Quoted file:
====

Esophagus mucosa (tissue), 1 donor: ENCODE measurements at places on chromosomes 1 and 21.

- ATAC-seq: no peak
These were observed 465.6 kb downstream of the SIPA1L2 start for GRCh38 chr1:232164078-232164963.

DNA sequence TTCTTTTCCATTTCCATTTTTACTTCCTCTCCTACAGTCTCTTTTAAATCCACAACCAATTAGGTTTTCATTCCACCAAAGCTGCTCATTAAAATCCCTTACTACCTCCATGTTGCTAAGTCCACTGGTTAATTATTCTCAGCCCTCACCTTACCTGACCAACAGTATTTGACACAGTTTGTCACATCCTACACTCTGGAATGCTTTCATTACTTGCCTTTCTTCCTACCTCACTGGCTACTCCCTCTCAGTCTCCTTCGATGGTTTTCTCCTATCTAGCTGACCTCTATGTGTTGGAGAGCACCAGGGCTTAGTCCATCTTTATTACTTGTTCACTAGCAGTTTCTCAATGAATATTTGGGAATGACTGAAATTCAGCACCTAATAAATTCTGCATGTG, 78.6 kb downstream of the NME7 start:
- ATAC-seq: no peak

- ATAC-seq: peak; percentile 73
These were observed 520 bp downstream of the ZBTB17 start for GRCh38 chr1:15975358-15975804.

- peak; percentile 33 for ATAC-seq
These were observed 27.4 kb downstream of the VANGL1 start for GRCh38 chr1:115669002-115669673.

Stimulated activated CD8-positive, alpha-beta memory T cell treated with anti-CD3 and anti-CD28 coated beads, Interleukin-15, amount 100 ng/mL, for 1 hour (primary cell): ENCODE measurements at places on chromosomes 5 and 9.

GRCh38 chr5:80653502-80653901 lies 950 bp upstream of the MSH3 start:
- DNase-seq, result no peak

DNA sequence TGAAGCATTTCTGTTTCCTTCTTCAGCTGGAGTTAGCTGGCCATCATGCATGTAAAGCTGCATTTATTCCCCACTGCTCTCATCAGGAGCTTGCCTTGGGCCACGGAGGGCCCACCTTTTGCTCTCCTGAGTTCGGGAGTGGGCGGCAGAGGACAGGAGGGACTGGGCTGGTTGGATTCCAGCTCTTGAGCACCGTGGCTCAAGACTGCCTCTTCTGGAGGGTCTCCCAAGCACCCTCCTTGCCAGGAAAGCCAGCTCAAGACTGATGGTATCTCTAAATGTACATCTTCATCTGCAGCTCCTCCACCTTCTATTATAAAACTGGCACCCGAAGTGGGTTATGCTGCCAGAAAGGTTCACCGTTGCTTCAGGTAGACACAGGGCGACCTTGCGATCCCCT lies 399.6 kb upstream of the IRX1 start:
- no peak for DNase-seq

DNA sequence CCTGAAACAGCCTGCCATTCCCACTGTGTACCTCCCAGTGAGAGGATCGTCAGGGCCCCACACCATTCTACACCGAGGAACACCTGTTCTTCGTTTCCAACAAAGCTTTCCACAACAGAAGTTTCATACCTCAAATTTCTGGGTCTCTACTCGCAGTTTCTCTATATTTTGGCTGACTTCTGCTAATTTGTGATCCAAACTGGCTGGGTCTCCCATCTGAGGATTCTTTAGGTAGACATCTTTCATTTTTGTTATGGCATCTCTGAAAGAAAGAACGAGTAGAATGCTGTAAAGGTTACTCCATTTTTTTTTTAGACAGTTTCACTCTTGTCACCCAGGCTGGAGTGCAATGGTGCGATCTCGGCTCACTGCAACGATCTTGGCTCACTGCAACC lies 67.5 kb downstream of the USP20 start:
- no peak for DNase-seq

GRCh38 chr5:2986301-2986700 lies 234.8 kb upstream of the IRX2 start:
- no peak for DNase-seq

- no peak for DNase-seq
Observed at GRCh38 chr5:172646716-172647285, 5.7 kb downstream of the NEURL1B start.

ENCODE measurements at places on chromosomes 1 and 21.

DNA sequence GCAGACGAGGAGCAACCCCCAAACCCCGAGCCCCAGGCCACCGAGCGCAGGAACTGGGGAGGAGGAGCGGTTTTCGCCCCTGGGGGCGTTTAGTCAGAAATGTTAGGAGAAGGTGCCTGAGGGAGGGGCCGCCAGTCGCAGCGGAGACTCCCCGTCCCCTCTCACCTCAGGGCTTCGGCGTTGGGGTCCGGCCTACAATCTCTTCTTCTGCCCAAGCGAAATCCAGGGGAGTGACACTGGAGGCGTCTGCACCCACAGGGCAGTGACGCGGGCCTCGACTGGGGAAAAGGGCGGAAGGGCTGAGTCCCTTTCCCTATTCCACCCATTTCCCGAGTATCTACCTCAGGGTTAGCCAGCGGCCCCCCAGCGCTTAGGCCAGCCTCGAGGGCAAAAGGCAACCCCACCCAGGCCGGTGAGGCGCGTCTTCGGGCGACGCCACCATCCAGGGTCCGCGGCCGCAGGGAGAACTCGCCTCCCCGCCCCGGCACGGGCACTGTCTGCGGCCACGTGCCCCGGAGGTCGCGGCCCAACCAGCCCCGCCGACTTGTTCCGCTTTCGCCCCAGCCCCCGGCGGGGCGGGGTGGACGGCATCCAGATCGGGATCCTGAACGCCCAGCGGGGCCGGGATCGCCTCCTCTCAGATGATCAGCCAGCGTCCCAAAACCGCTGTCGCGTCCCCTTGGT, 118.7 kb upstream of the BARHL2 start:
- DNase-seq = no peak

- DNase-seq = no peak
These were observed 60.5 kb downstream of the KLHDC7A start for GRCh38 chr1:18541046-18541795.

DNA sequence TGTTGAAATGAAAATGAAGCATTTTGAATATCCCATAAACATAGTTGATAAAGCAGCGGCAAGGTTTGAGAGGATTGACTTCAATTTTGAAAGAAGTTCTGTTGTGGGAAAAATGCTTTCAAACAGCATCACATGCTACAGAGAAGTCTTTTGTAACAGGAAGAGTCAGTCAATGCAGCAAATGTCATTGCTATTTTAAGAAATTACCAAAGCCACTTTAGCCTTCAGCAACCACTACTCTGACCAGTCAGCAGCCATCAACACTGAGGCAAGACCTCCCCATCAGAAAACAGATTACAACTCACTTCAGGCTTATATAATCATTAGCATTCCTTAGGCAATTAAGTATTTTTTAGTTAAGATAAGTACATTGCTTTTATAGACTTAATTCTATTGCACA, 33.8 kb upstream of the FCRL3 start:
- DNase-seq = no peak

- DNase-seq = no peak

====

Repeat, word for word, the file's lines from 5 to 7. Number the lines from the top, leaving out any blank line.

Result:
- ATAC-seq: no peak

- ATAC-seq: peak; percentile 73
These were observed 520 bp downstream of the ZBTB17 start for GRCh38 chr1:15975358-15975804.